Hedwig and the Angry Inch
Common Ground Theatre
Through Sept. 22
The smash musical Hedwig and the Angry Inch can be off-putting to some audiences and indeed, Saturday evening's crowd at the Common Ground Theatre seemed nervous. The laughter was hushed and sparse as they observed the bewigged blond East Berlin rock star standing downstage in red stilettos and a blue jean mini. As played in captivating fashion by Michael Gagnon, Hedwig is a force to be reckoned with, a spitfire transsexual who reveals the most intimate of secrets with conviction and frank honesty. But, of course, the bare bones of truth can be hard to swallow.
First appearing in 1998, from a book by John Cameron Mitchell and music and lyrics by Stephen Trask, Hedwig and the Angry Inch is a re-envisioned Rocky Horror for the millennium (and one that, in fact, is showing signs of achieving a similar level of cult adulation). Sharing the same glam backbone as Rocky, Hedwig is the story of a transgendered rocker who moved to the United States from East Berlin after being seduced by a handsome American soldier. In order to marry, however, the young Hedwig consented to an ultimately botched sex-change operation that left her with a ragged mound of one-inch flesh. Still, Hedwig overcomes her physical mutilation and reinvents herself as a glam-rocker. The play takes place in Hedwig's dressing room, where she serenades the theater audience with songs about her life, love and heartbreak as she waits to take the stage at a rock concert.
It's in these songs that the cast of Common Ground Theatre's Hedwig excels. Gagnon (who is the Indy's office manager) takes Hedwig's spite and rage to heightened levels in the punkish "The Angry Inch" and the ripping rock of "Exquisite Corpse." And the musical pairing of Gagnon's rich baritone with the honeyed vocals of Skylar Gudas, who plays Hedwig's husband Yitzhak, not only adds complexity to the music but also confronts skewed connotations of sexual identity. The interplay between Gagnon and Gudas provides the fine line of tension the play needs to survive.
In fact, it is central to the beauty of Hedwig that the play's dramatic themes are resolved within the confines of rock songs. In the final moments, when Hedwig switches from female to male and the shackles of gender determinism are tossed aside, it's easy to understand that Hedwig is a story of love and acceptance. These are universal themes that every human—male, female or somewhere in between—can relate to in this beautifully performed production. —Kathy Justice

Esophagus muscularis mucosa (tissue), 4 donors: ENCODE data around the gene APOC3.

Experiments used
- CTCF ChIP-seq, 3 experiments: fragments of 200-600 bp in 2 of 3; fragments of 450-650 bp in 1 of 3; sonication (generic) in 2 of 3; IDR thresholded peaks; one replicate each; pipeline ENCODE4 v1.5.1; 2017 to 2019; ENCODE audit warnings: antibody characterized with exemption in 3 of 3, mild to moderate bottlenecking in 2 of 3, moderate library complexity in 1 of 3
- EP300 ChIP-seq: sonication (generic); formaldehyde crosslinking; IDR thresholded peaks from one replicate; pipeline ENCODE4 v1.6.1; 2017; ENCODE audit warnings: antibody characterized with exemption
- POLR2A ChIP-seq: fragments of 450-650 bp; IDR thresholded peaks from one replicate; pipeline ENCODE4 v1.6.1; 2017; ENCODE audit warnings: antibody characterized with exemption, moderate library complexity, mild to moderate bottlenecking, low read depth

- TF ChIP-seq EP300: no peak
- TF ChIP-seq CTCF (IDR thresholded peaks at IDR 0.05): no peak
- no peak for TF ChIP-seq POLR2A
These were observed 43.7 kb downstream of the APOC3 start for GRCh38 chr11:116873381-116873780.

Hank and My Honky Tonk Heroes
Through Sept. 30
When Nashville veteran and off-Broadway star Jason Petty steps onto the stage in a Nudie suit, black leather cowboy boots and a wide-brimmed hat, it's hard not to do a double take. Petty looks like Hank Williams and channels him—not only in appearance, but in spirit.
However, Hank and My Honky Tonk Heroes is not a re-enactment of the events of Williams' life but a carefully researched retelling of the history and emotions behind the man and his music. Petty speaks in his own voice when relaying the timeline of Williams' life, and only slips into full-on impersonation mode when he's singing the hits that elevated an impoverished Alabama street urchin into country music Valhalla.
Backing Petty is his stellar band, complete with fiddle (D.H. Finch), bass (Dave Martin), guitar (Steve Newman) and steel guitar (Russ Weaver). The band works with Petty to anchor the story, accentuating the sadder parts of Williams' life with the downtrodden wail of a fiddle or the lonesome moan of steel guitar. Together, Petty and the band work through Williams' life in song: "Lovesick Blues," "Cold, Cold Heart," "Jambalaya on the Bayou," "Kaw-Liga" and "Your Cheatin' Heart" are among the better reworkings of the canon.
As much as the musical revue focuses on Williams' life, Petty also offers tidbits and insights into his own life, telling the story of his marriage and boasting of the birth of his baby girl. And for the vast majority of us who weren't around to witness Williams' all-too-brief career, Petty's show—with its carefully constructed honky tonk atmosphere—is a startling and convincing substitute for the real thing. —Kathy Justice
Raleigh Little Theatre
Through Sept. 23
Set at the dawn of the 20th century, Intimate Apparel tells the simple tale of Esther Mills (Barbette Hunter), a 35-year-old African-American seamstress who has worked almost continuously since she was 9 years old. Esther aspires to open a beauty parlor in town, one where all women could go and "be treated like a lady." Her tiny world of loyal friends (some of whom double as customers) and the slow but steady achievement of her dream is interrupted when an unexpected letter arrives from Panama bearing an important plot development: In it, she learns that a laborer named George Armstrong (Joseph Callender) is interested in courting her. Intrigued, Mills begins an initially tentative, then bold, epistolary romance with George, one that results in a test of commitments for the characters as they navigate the hazardous shoals of race, class, sex and religion toward personal happiness.
Under the direction of Linda O'Day Young, Intimate Apparel is a strong, emotionally resonant experience. At times, though, the show flickers and threatens to fade: Cast members occasionally let honest reactions edge past them, forcing them to grapple for a disingenuous emotion before quickly recovering and landing strongly on their feet. On balance a solid production, Intimate Apparel is a story of finding strength in the face of betrayal and broken dreams. —Megan Stein